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Selecting the Right Executor, Guardian, and Trustee – What You Need to Know

In creating your will or estate plan, you’ll have to make several decisions, many of which focus on who gets what and how much. You may choose to make individual bequests (a gift under a will), directing a particular piece of property to a particular person, or you may make broad and sweeping bequests of all your property to a person or to be divided a certain way among a named group. You may choose that a person may get a certain bequest, but only at the age you decide (such as twenty-five or thirty years old). Regardless of the bequests to intended persons; there are more decisions other than who-gets-what-and-when. You should also decide who will actually carry out the instructions in your will. You should decide who will protect any assets you wish held until later. Very importantly, you should decide who will provide and care for any minor children you could leave behind. And you should decide who will serve as the backup for each of these roles. These decisions are as necessary to an effective estate plan as the bequests. Omitting one can have serious consequences, but appointing the wrong or unqualified person can be disastrous. This article briefly describes responsibilities of the executor, trustee, and guardian, and explains the qualifications to look for in each when creating your own plan.

  1. The Executor

    In a will, the executor is the person who executes the provisions of the will. He will actually carry out the directions of the deceased, secure and protect the estate’s assets, pay claims such as taxes, and represent the estate in case of claims or disputes. By law, the executor is a necessary person for handling an estate’s business until the estate is closed. Consequently, if you don’t effectively name an executor, including a backup (successor) executor, then the Court will appoint one for you to carry out the plan. That can cost money from the estate, delay closing of the estate, and impact how the distributions will be carried out. An executor has legal duties (called fiduciary duties) to the estate, the estate’s creditors, and the estate’s beneficiaries. An executor is usually entitled to collect a fee from the estate provided she handles the estate assets according to the law.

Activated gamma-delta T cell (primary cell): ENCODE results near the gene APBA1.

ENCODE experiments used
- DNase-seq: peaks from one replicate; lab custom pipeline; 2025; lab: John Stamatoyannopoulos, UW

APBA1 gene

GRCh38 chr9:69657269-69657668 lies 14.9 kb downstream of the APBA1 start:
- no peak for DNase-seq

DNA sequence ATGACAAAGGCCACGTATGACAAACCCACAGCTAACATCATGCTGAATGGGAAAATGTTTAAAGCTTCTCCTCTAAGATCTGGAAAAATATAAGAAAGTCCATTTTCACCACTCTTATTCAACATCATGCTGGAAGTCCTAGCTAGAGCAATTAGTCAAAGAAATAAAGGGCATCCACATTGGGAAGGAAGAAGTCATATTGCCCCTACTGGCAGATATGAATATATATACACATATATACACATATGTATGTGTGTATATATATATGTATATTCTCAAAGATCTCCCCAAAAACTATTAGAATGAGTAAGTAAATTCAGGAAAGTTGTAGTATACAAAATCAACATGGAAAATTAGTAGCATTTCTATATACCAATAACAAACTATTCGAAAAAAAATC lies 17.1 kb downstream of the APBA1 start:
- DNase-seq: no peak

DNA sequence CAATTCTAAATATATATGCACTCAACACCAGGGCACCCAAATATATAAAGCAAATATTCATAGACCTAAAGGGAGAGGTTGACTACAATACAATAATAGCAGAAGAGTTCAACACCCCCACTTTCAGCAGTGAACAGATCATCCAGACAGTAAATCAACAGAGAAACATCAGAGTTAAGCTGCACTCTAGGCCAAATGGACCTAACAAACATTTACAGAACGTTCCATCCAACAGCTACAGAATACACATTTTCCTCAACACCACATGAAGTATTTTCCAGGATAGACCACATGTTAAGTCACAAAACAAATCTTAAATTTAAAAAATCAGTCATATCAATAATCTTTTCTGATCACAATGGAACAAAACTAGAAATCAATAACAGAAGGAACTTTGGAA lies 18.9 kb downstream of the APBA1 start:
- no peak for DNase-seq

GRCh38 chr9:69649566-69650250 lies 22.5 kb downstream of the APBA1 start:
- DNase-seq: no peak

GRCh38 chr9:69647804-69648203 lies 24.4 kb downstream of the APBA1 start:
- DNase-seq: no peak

Choosing an executor requires some thought, but typically a close family member is chosen. In making the appointment, the testator (the will’s author) should consider the age and maturity of the nominee, the nominee’s residence and geographic proximity, the experience and trustworthiness of the nominee with the assets in the estate, the likelihood that the nominee may predecease the testator, and the nominee’s other obligations. Once the testator is satisfied that the nominee could effectively execute the provisions of the will, is willing to do it, and would likely live long enough to do it, he should then do the same planning and name a successor, or back-up, executor, just in case the first nominee is unable or unwilling to serve as executor.

  2. The Guardian

    Second, a testator should seriously consider what would happen to any minor children he or she leaves behind. While children are not possessions, parents typically consider their children their most valuable and precious charges. If the other parent predeceases the testator, if both parents die in a common accident, or if the surviving parent is unable or unfit to care for the minor child, then the Court needs to know who to look for to fill that enormous role in caring for and supervising the child. If there is a surviving minor child but a guardian is not named, the Court has the unfortunate obligation to make its own decision, and try to be informed by the testimony of a few surviving friends and relatives. Sometimes, and despite being well-intentioned, the Court’s decision runs afoul of what the testator would have wanted, and the minor child(ren) are placed in a home and circumstances contrary to what their parent would have chosen, had he or she just written it down in their estate plan.

    Consequently, naming the guardian for any minor children can be more important than naming who will get the property. The guardian should be someone the testator knows very well, has seen interacting with their own and others’ children, and someone whose parenting style and beliefs parallel the testators. Because the guardian will be getting the most important and precious charge, and because the guardian can alter the course of the child’s life, sober reflection and consideration is warranted. Very often, testators choose persons other than the immediate family members that a Court might have chosen, because the decision is very private and made considering the way the child should be raised, not the family in which he will be raised. And as with the executor and trustee, there should be a back-up or successor guardian. If a couple is named as the guardian(s) of a minor child, the testator will have to designate a successor guardian, in case of the death of one or both guardians, or in the event of a divorce.

  3. The Trustee